By Poppy Bragg
The 2011 Brighton Festival will celebrate the remarkable achievements of a woman who, since 1988, has dedicated her life to fighting for the freedom of the Burmese people and for the democratisation of her country.
Aung San Suu Kyi has been widely lauded by the global community and has received many human rights awards including the 1991 Nobel Peace Prize, the Rafto Human Rights Prize in 1990 and the European Parliament’s Sakharov Prize for Freedom of Thought.
She has been described by U.S. President Barack Obama as “a hero”, British Prime Minister David Cameron called her “an inspiration” and Archbishop Desmond Tutu of South Africa said she was “a global symbol of moral courage”.
Her fight for democracy has also resulted in her spending a total of 15 years in detention – the majority under house arrest.
Her father, Aung San, was assassinated when she was only two years old and she left for India in 1960 when her mother became Burmese ambassador. She went to study at Oxford University and met her future husband, Michael Aris, with whom she has two children.
Suu Kyi returned to Burma in 1988 to nurse her mother and became involved in the nationwide pro-democracy movement.
Following a military coup in September 1988, she helped form a new political party, the National League for Democracy (NLD), but was put under house arrest and banned by the regime from standing in the 1990 elections.
The NLD won 82 per cent of the seats in Parliament but the dictatorship refused to recognise the results of the election, and Suu Kyi was held under house arrest until 1995.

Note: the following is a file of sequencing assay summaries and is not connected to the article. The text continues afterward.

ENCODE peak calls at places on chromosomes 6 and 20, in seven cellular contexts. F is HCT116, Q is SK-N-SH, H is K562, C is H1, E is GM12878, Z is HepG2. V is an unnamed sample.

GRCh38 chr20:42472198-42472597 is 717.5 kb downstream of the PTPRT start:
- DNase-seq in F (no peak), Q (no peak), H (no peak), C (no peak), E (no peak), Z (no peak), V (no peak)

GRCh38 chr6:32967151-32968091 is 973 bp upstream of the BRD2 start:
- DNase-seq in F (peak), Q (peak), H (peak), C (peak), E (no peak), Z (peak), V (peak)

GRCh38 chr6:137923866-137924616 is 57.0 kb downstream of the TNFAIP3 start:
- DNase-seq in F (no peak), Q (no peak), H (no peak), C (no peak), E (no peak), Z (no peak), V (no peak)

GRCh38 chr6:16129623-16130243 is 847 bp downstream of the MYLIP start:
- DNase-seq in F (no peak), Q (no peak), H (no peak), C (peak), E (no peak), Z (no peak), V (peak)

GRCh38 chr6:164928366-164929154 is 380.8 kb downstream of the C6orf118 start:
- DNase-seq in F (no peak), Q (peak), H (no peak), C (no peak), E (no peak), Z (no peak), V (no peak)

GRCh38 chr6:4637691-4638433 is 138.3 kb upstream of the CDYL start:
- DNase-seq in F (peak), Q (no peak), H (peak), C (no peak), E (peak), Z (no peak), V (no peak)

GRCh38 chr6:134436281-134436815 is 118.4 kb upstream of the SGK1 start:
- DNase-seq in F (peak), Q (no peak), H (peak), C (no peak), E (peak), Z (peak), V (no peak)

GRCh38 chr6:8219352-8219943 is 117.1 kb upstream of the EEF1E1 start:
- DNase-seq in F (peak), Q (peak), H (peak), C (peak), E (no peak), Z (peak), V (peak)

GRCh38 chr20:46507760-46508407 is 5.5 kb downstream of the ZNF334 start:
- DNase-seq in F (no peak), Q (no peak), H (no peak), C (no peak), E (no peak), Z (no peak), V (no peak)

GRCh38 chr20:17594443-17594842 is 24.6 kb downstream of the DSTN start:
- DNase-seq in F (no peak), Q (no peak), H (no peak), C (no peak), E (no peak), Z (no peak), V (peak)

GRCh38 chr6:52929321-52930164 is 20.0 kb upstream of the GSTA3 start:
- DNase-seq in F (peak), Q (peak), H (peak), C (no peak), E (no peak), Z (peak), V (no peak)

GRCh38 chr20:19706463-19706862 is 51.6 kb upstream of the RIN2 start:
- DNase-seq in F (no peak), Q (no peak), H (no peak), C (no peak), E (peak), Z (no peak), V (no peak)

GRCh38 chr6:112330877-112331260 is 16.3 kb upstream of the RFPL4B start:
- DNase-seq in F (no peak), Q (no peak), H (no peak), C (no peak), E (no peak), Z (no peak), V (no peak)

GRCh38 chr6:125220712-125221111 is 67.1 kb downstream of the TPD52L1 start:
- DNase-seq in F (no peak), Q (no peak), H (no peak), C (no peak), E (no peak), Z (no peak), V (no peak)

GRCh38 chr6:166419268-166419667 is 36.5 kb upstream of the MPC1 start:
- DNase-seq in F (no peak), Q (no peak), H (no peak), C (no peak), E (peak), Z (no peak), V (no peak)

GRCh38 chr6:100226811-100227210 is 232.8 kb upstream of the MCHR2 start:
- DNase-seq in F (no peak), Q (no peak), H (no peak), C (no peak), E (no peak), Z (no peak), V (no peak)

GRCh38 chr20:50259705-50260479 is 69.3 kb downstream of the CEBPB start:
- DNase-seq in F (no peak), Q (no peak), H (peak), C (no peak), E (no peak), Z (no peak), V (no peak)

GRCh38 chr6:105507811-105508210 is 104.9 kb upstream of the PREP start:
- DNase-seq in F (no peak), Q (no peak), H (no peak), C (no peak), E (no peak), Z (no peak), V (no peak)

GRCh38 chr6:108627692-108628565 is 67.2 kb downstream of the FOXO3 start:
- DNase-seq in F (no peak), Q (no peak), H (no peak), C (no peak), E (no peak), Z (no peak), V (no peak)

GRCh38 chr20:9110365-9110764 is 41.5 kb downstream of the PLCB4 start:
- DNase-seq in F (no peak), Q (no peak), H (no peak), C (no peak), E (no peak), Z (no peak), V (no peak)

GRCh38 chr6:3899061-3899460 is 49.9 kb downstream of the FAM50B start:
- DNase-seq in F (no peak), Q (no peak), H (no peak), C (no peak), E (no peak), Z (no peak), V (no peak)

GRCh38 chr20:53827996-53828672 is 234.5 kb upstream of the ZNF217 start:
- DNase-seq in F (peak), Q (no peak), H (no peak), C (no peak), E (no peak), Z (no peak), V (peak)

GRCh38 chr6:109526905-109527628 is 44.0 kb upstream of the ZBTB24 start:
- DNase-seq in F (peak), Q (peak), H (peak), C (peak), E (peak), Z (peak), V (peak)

Authorities encouraged her to go abroad to be with her family but she refused knowing she would not be allowed to return to Burma. She did not leave even to see her husband before he died of prostate cancer in London in 1999.
She was held under house arrest again from 2000 until 2002 for her continued campaigning.
In May 30, 2003, a convoy of vehicles she was travelling in was attacked and, though she was taken to safety, more than 70 of her supporters were killed.
Suu Kyi’s supporters maintain that the attack, which became known as the Depayin Massacre, was a government attempt to assassinate her. The government said it was a result of a riot between two political groups incited by the NLD and again placed her under house arrest.
She was finally released from this on November 13 last year.
While this was greeted with jubilation from her supporters, both she and they have warned that her release does not signify all is well in Burma.Zoya Phan of Burma Campaign UK, which supports greater human rights and democracy in Burma, said at the time: “We must not forget the thousands of other political prisoners still suffering in Burma’s jails.”
Burma Campaign UK estimate that there are around 2,100 political prisoners in Burma today.
Suu Kyi told the Financial Times in January 2011: “What I would like the world to realise is that the election and my release do not mean we have reached some kind of turning point. I was released because my term was up.”
The election she referred to was held on November 7, 2010 and the NLD were banned from standing. Even before it took place, concerns were being raised by groups such as Human Rights Watch, who described them as “elections that are intended to ensure continued military rule with a civilian façade”.
Since her release, Suu Kyi is continuing to work for real democracy in Burma and to raise awareness of the country’s situation.
This commitment is shown clearly in her messages to the Brighton Festival of which she is the guest director this year. She has described her involvement as both a great privilege and an opportunity, with the heart of her messages a plea:
“Please continue to use your liberty to promote ours.”
For further information on the situation in Burma go to http://www.burmacampaign.org.uk